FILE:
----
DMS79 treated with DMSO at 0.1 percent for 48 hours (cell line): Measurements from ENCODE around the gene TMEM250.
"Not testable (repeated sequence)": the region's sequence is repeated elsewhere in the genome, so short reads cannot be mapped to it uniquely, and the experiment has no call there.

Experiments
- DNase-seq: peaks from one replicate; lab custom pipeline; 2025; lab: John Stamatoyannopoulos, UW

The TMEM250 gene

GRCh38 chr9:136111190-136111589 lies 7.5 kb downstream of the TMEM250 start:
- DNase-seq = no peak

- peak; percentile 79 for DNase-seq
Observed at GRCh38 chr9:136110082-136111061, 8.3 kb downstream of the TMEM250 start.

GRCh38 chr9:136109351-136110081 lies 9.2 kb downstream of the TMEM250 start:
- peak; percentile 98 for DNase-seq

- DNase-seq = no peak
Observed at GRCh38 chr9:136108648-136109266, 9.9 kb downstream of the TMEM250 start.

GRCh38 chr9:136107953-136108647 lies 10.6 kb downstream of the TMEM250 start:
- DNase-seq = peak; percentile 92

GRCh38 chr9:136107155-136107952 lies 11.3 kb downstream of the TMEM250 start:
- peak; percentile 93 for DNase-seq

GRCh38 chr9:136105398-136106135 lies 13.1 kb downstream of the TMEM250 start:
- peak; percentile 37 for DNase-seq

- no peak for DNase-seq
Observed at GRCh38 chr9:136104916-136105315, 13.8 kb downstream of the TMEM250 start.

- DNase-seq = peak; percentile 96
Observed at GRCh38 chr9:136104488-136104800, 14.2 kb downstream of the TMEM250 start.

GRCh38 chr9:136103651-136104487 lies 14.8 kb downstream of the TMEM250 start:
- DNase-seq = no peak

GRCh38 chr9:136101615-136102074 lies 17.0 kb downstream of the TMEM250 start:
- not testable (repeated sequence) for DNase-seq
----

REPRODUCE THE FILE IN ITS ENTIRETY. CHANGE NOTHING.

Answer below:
DMS79 treated with DMSO at 0.1 percent for 48 hours (cell line): Measurements from ENCODE around the gene TMEM250.
"Not testable (repeated sequence)": the region's sequence is repeated elsewhere in the genome, so short reads cannot be mapped to it uniquely, and the experiment has no call there.

Experiments
- DNase-seq: peaks from one replicate; lab custom pipeline; 2025; lab: John Stamatoyannopoulos, UW

The TMEM250 gene

GRCh38 chr9:136111190-136111589 lies 7.5 kb downstream of the TMEM250 start:
- DNase-seq = no peak

- peak; percentile 79 for DNase-seq
Observed at GRCh38 chr9:136110082-136111061, 8.3 kb downstream of the TMEM250 start.

GRCh38 chr9:136109351-136110081 lies 9.2 kb downstream of the TMEM250 start:
- peak; percentile 98 for DNase-seq

- DNase-seq = no peak
Observed at GRCh38 chr9:136108648-136109266, 9.9 kb downstream of the TMEM250 start.

GRCh38 chr9:136107953-136108647 lies 10.6 kb downstream of the TMEM250 start:
- DNase-seq = peak; percentile 92

GRCh38 chr9:136107155-136107952 lies 11.3 kb downstream of the TMEM250 start:
- peak; percentile 93 for DNase-seq

GRCh38 chr9:136105398-136106135 lies 13.1 kb downstream of the TMEM250 start:
- peak; percentile 37 for DNase-seq

- no peak for DNase-seq
Observed at GRCh38 chr9:136104916-136105315, 13.8 kb downstream of the TMEM250 start.

- DNase-seq = peak; percentile 96
Observed at GRCh38 chr9:136104488-136104800, 14.2 kb downstream of the TMEM250 start.

GRCh38 chr9:136103651-136104487 lies 14.8 kb downstream of the TMEM250 start:
- DNase-seq = no peak

GRCh38 chr9:136101615-136102074 lies 17.0 kb downstream of the TMEM250 start:
- not testable (repeated sequence) for DNase-seq